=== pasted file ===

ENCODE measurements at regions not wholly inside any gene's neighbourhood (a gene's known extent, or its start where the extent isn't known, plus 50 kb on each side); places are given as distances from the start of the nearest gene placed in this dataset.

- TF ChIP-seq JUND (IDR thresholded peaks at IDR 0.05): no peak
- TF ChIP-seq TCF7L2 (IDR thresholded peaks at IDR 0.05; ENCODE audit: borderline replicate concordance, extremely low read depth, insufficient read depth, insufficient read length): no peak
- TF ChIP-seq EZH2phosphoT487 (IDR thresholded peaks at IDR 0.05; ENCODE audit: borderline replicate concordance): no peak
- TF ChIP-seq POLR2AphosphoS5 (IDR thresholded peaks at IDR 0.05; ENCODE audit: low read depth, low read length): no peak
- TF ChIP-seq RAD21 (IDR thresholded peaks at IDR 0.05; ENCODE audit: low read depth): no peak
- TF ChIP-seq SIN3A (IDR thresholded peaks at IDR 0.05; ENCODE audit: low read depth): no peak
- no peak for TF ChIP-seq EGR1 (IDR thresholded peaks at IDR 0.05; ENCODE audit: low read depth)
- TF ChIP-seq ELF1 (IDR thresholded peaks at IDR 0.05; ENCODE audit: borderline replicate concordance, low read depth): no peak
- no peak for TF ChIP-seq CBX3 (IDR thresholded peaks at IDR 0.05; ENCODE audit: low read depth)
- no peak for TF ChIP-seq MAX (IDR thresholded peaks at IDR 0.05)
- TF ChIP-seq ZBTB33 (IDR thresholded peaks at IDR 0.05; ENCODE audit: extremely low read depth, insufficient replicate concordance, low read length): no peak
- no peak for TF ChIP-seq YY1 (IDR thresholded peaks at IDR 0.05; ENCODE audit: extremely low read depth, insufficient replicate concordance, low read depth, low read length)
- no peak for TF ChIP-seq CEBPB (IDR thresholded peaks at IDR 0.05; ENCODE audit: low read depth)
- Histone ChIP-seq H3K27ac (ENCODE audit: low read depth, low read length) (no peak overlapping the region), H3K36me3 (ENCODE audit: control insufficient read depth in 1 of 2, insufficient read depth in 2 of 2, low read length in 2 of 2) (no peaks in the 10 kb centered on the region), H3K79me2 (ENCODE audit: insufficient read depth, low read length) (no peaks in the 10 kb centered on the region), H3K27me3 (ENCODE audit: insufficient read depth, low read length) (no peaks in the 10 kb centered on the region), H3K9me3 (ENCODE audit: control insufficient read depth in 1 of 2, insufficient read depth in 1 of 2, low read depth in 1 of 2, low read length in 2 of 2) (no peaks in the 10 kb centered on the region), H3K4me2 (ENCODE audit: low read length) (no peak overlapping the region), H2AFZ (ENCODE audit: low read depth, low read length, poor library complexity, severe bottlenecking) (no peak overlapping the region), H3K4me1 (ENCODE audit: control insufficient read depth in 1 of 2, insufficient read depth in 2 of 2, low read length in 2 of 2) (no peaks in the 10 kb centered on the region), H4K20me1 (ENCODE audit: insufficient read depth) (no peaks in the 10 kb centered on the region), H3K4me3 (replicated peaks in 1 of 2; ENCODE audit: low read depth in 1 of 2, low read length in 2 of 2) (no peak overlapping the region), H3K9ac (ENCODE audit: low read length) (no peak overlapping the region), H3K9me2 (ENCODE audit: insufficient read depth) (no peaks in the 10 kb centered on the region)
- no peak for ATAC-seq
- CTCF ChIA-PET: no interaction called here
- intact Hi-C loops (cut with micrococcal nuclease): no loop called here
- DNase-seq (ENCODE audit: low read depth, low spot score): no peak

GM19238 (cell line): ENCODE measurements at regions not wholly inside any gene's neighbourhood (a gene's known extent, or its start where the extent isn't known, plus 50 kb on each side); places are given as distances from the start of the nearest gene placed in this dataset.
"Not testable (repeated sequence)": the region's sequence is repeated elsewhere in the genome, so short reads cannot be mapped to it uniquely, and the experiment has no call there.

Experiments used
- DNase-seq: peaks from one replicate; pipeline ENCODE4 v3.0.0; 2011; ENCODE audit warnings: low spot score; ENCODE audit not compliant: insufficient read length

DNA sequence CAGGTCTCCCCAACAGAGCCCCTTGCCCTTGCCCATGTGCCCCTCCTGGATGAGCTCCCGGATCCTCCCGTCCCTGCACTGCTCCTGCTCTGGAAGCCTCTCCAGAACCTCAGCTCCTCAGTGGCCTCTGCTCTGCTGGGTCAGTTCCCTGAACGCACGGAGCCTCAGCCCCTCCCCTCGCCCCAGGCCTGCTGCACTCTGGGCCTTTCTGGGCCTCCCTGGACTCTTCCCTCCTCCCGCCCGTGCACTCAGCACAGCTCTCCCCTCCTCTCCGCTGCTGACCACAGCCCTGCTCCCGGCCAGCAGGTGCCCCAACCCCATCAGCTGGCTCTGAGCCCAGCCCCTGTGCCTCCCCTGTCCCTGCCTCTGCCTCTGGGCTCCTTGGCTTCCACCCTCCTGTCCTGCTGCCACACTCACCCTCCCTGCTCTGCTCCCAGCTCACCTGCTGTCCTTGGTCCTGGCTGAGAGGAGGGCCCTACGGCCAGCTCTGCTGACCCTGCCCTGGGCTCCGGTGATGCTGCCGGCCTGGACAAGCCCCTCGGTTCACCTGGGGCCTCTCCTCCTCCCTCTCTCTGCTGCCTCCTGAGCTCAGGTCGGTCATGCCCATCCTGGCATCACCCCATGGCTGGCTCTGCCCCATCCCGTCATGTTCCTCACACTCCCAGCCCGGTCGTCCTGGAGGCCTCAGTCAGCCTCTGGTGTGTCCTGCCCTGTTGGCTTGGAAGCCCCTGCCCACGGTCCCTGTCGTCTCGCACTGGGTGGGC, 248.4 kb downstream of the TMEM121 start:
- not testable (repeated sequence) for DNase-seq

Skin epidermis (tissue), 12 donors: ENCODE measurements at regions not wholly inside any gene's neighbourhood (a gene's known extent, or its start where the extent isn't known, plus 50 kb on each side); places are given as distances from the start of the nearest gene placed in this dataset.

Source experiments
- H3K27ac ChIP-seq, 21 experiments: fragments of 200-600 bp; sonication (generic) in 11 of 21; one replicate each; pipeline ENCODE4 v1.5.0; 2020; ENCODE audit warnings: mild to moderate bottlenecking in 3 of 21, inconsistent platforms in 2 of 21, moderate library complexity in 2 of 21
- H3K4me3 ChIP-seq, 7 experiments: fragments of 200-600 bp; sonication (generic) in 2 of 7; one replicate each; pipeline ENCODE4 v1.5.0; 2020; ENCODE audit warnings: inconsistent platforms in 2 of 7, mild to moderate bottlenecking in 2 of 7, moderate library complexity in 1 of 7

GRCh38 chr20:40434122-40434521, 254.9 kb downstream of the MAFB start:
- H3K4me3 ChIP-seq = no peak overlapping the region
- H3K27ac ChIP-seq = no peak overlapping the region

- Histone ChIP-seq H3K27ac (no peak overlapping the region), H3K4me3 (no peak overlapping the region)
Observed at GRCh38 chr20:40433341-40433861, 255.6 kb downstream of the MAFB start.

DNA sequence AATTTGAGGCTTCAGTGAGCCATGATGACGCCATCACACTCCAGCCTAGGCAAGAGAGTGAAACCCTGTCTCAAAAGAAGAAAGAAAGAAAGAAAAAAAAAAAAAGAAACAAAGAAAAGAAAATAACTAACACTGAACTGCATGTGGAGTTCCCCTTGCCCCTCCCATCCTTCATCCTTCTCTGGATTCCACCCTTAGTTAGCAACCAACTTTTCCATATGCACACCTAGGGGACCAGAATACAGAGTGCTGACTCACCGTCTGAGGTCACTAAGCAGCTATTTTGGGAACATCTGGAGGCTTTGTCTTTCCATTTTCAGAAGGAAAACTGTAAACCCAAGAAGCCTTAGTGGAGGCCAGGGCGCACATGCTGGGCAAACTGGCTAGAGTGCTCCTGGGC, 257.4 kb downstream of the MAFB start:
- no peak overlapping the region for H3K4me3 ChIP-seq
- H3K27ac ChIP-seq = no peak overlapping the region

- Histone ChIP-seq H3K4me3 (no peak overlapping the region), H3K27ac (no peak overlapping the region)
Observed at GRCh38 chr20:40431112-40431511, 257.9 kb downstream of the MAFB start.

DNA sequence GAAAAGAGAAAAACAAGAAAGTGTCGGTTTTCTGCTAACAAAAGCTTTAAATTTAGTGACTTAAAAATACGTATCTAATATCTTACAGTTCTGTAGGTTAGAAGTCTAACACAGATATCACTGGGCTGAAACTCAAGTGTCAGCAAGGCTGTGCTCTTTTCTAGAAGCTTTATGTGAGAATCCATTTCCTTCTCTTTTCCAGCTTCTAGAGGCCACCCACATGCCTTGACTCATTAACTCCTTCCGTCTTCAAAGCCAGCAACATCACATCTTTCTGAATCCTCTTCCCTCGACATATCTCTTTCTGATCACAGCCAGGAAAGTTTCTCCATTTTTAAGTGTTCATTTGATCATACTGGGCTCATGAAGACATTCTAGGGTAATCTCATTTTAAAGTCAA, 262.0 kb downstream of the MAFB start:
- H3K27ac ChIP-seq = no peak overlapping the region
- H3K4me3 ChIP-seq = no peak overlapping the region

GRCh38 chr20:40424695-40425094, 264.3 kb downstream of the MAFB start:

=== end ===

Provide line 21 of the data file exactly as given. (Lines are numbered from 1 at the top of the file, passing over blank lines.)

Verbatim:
"Not testable (repeated sequence)": the region's sequence is repeated elsewhere in the genome, so short reads cannot be mapped to it uniquely, and the experiment has no call there.